Whisky Magazine Issue 106
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Mark Gillespie backs his satchel and reports for assembly
He doesn't need to ask twice: “I need a couple of volunteers…somebody who doesn't mind maybe getting a little dirty.” Chris Morris, the master distiller at Woodford Reserve Distillery in Versailles, Kentucky, has command of the class and only needs to ask once even though he's standing before a barrel filled with leftover “sour” mash and holding a water hose in his hand on a chilly March day.
Two students of the Woodford Reserve Bourbon Academy quickly step up to answer the call and grab the rake and paddle to start stirring and adding in ground corn, rye, and malted barley.
“What we're making here is a very watery mash,” Morris told the class of 35 students, ranging from longtime Bourbon lovers to an Atlanta woman who won her spot in the class through a charity auction.
Four times each year, Woodford Reserve's Bourbon Academy breaks down the basics of America's native spirit in a day-long session. Morris takes students through the entire process of making whiskey from grain to glass, with more inside knowledge than the typical distillery tour provides. The Academy's program focuses on the five different variables that affect a whisky: water, grain, fermentation, distillation, and maturation.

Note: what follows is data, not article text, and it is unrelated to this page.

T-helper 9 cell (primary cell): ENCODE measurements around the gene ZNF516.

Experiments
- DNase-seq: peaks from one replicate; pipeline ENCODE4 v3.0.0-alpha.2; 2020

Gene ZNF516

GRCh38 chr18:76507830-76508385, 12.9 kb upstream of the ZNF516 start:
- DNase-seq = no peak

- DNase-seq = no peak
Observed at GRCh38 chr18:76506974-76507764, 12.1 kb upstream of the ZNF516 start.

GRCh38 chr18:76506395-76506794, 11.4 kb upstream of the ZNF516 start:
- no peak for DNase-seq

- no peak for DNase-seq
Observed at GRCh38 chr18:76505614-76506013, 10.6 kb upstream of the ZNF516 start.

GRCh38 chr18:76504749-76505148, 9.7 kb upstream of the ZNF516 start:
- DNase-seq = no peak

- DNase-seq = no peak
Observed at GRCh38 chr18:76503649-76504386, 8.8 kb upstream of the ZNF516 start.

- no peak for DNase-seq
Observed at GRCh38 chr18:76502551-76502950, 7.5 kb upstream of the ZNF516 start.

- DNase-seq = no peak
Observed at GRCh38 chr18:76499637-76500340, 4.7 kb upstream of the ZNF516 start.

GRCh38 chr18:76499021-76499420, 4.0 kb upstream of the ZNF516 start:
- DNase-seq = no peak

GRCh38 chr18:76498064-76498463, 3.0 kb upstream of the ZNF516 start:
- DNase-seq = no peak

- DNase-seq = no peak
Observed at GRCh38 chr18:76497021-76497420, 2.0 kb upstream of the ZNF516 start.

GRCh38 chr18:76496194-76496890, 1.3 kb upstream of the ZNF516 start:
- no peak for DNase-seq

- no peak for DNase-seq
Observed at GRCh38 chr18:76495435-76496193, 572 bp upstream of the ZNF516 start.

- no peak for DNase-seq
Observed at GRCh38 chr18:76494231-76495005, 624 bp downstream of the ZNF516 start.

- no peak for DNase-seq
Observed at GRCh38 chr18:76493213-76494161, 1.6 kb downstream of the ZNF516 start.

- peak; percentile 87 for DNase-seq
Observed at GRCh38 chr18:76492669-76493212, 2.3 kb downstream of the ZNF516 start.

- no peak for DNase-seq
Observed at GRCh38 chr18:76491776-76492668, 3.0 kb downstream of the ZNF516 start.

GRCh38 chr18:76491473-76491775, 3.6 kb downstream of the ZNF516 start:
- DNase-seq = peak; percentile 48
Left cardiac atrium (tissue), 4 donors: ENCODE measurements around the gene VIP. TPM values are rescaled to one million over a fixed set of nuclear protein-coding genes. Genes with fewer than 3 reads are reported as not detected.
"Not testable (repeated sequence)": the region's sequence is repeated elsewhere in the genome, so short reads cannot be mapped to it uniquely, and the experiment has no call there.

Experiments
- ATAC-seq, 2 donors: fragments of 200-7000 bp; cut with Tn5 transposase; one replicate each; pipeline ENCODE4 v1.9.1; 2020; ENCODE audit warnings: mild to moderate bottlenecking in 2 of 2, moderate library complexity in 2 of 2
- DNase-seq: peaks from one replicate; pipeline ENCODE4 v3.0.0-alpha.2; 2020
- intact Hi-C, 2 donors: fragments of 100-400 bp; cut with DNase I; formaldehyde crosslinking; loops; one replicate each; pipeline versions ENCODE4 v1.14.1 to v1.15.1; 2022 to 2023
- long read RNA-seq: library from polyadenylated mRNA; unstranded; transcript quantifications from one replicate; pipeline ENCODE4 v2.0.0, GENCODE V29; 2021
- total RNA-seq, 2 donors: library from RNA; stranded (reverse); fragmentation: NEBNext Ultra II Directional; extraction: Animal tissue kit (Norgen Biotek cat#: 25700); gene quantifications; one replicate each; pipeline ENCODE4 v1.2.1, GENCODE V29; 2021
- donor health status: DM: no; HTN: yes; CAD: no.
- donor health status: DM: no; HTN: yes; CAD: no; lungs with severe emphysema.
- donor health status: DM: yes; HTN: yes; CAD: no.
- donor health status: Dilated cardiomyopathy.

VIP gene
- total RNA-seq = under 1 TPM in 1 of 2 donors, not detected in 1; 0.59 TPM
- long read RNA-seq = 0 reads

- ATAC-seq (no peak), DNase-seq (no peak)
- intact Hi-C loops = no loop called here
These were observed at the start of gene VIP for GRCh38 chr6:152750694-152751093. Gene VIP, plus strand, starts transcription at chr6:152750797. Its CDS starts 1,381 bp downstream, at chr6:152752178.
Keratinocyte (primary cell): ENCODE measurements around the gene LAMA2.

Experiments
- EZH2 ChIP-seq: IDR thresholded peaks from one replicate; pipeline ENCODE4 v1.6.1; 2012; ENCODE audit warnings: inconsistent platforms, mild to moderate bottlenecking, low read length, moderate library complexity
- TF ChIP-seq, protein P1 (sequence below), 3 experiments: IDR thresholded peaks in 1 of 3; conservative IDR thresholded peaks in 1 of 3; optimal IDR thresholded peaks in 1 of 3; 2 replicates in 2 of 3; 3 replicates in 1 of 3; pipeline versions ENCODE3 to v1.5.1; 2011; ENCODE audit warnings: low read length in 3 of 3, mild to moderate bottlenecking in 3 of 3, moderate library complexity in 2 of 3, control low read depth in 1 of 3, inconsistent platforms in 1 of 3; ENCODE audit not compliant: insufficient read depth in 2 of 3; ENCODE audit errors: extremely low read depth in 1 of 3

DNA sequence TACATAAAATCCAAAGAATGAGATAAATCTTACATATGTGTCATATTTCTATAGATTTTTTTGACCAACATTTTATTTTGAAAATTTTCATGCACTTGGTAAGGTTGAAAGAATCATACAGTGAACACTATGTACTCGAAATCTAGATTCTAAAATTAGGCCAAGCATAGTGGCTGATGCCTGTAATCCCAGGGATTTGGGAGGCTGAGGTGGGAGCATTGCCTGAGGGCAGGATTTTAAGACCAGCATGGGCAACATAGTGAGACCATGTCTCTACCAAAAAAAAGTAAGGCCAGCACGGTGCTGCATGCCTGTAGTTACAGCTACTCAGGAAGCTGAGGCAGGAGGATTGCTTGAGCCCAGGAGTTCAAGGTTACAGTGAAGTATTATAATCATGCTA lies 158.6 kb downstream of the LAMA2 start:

“He doesn't hold anything back,” said Jack Raftery, who travelled to Kentucky with his son to attend the class. Raftery had been wondering about the difference yeast strains make in the distilling process, but hadn't been able to get any solid answers in the past.